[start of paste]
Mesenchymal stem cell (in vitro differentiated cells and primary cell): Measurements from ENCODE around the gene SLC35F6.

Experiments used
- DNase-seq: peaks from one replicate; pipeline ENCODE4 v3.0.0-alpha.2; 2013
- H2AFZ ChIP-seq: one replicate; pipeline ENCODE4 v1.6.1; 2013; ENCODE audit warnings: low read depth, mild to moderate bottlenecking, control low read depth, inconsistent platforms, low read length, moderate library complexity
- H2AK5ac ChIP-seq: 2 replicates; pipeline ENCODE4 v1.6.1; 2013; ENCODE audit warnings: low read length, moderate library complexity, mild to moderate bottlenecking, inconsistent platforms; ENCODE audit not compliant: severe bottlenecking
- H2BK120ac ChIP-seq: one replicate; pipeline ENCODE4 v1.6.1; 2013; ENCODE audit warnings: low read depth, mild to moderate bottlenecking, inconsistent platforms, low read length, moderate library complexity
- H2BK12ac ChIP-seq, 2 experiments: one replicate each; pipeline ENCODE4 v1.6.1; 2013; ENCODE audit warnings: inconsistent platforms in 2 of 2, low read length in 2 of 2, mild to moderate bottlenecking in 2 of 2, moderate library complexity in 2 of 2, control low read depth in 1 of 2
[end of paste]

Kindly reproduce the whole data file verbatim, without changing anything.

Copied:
Mesenchymal stem cell (in vitro differentiated cells and primary cell): Measurements from ENCODE around the gene SLC35F6.

Experiments used
- DNase-seq: peaks from one replicate; pipeline ENCODE4 v3.0.0-alpha.2; 2013
- H2AFZ ChIP-seq: one replicate; pipeline ENCODE4 v1.6.1; 2013; ENCODE audit warnings: low read depth, mild to moderate bottlenecking, control low read depth, inconsistent platforms, low read length, moderate library complexity
- H2AK5ac ChIP-seq: 2 replicates; pipeline ENCODE4 v1.6.1; 2013; ENCODE audit warnings: low read length, moderate library complexity, mild to moderate bottlenecking, inconsistent platforms; ENCODE audit not compliant: severe bottlenecking
- H2BK120ac ChIP-seq: one replicate; pipeline ENCODE4 v1.6.1; 2013; ENCODE audit warnings: low read depth, mild to moderate bottlenecking, inconsistent platforms, low read length, moderate library complexity
- H2BK12ac ChIP-seq, 2 experiments: one replicate each; pipeline ENCODE4 v1.6.1; 2013; ENCODE audit warnings: inconsistent platforms in 2 of 2, low read length in 2 of 2, mild to moderate bottlenecking in 2 of 2, moderate library complexity in 2 of 2, control low read depth in 1 of 2